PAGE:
We collected data from online newspapers, encyclopedias, government websites and a variety of other sources on which parties were in government in African democracies from 1990 to 2015, and how many ministerial positions each party received. We found that, much as is true in coalition governments in other parts of the world (such as Europe and Latin America), ministerial positions are allocated across coalition partners in specific ways. Each party gets a number of ministers that roughly represents the share of legislative seats it can offer to support the government. That proportionality is roughly consistent with what scholars have long observed in other regions.

And yet our findings will surprise many who follow African politics. Political scientists and others who study the continent often focus on the strength of African leaders and their legislatures’ relative inability to constrain them. But the fact that so many governments allocate ministerial posts based on legislative seats suggests that legislative support matters — and therefore scholars and other observers who wish to understand African democracies’ politics must consider legislatures.

Without new legislative elections, Mali’s government will remain unstable

Keïta was first elected by a landslide in 2013, which is when members of the current legislature were elected; nearly half of the country’s eligible voters, 45.8 percent, went to the polls for the second round. But for the 2018 presidential election, turnout dropped to about 34 percent, due to a combination of voter apathy and fears that militant groups might attack polling stations. Meanwhile, the legislative elections originally scheduled for 2018 have been repeatedly postponed. While voters may well have shifted their support, that’s not reflected in legislative seat shares. And so Keïta’s party must still persuade other parties to back its government.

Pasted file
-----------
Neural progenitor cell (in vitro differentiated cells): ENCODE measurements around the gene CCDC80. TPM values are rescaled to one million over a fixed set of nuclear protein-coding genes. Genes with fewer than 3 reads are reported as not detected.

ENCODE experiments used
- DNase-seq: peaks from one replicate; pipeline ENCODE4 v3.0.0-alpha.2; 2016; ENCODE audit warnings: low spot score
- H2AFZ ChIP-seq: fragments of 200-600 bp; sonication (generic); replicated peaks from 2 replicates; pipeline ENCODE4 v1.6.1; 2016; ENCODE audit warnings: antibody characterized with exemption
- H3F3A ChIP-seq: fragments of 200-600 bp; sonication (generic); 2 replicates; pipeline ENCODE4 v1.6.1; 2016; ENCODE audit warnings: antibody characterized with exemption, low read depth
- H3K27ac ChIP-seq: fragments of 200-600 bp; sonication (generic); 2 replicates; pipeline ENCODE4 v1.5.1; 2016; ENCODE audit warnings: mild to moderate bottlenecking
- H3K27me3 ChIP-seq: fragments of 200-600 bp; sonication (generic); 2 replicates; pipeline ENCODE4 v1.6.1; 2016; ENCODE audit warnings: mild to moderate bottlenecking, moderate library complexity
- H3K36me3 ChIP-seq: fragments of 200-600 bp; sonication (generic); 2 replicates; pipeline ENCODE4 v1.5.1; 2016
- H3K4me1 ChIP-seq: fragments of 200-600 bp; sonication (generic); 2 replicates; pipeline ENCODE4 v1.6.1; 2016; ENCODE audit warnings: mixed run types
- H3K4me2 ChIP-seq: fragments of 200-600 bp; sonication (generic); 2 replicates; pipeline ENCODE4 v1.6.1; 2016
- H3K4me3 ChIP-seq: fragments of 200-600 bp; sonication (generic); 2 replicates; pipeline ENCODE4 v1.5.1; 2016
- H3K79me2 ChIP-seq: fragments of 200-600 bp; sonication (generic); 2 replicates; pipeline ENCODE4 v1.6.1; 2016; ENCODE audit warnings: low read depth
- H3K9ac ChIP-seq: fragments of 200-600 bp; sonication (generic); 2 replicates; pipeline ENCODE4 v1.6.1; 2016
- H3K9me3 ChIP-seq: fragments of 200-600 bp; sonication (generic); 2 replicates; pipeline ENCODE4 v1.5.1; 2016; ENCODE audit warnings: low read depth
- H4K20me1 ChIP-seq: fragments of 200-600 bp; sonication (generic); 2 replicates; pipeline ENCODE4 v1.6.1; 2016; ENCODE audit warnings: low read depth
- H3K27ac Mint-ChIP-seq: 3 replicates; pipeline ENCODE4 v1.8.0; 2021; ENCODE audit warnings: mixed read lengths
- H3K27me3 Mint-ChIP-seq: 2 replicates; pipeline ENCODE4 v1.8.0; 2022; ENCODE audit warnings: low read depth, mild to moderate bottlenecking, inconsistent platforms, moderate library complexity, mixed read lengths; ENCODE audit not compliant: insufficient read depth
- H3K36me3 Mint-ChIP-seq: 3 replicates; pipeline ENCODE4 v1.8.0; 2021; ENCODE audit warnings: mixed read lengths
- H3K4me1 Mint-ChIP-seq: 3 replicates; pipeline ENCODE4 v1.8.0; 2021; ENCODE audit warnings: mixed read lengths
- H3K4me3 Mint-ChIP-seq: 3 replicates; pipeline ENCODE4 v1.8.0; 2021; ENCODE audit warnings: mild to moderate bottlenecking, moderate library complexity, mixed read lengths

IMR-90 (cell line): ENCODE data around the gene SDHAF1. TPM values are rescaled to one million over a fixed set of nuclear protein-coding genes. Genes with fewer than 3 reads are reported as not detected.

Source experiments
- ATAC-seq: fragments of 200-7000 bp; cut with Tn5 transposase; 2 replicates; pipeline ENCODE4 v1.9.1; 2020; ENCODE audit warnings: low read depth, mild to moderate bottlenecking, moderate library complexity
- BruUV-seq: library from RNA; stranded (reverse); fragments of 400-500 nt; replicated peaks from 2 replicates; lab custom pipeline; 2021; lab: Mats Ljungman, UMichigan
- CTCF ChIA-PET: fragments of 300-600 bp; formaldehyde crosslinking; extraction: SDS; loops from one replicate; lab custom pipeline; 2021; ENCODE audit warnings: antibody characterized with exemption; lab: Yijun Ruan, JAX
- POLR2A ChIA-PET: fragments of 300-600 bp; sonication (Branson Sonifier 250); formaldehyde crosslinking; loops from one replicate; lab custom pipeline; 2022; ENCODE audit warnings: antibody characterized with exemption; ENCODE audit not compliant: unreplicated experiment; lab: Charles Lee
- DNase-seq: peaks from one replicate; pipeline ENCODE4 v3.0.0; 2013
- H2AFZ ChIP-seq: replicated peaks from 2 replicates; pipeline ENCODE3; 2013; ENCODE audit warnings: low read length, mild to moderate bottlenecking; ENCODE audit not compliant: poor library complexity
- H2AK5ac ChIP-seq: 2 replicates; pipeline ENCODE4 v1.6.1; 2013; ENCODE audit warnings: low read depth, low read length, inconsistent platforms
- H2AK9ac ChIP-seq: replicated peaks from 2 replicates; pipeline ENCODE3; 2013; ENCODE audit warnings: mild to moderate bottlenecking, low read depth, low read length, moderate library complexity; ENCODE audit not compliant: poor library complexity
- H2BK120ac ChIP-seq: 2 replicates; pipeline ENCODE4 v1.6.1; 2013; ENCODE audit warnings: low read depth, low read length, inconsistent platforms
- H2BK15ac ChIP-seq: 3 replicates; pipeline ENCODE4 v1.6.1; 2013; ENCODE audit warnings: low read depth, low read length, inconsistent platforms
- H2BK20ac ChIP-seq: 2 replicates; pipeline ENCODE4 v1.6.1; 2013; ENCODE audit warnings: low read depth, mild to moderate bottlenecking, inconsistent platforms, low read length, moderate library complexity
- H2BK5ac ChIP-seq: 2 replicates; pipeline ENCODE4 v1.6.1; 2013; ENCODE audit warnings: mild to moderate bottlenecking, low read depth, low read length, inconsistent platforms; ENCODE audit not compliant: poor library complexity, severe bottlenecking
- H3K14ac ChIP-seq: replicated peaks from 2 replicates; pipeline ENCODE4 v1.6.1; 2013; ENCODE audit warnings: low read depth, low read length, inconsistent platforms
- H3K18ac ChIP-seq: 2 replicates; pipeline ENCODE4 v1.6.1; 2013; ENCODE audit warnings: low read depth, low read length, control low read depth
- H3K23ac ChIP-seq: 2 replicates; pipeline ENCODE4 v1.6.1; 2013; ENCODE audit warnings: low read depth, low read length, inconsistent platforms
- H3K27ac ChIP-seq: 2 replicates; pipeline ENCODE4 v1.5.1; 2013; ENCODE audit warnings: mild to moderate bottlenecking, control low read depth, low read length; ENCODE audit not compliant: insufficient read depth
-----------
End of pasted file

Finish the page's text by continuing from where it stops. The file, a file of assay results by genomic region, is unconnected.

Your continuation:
Keïta named the outgoing cabinet’s finance minister, Boubou Cissé, as prime minister April 22. On May 5, Cissé announced his new government, comprising 36 ministers. The new cabinet includes ministers from both Rally for Mali and a party that was previously a member of the opposition, the National Renaissance Party (PARENA).

It’s unclear how stable public or legislative support for this new government is, particularly as violence keeps spreading. If the government’s popularity continues to suffer, parties may again threaten votes of no confidence. The government’s instability would become a recurring problem.

Weak and unstable governments probably would worsen the security situation in Mali. One of the most important steps to prevent this would be to organize new legislative elections. Repeated delays undermine confidence in the central government. The distribution of legislative seats probably no longer reflects citizens’ wishes — leaving them feeling that they lack representation. Legislative elections allow citizens to renew their connection with parties, and could make possible a government majority that better reflects the current political climate. This could provide a boost to popular support for the government’s efforts to restore security.

Molly Ariotti (@mollyshewrote) is an assistant professor in the department of international affairs at the University of Georgia.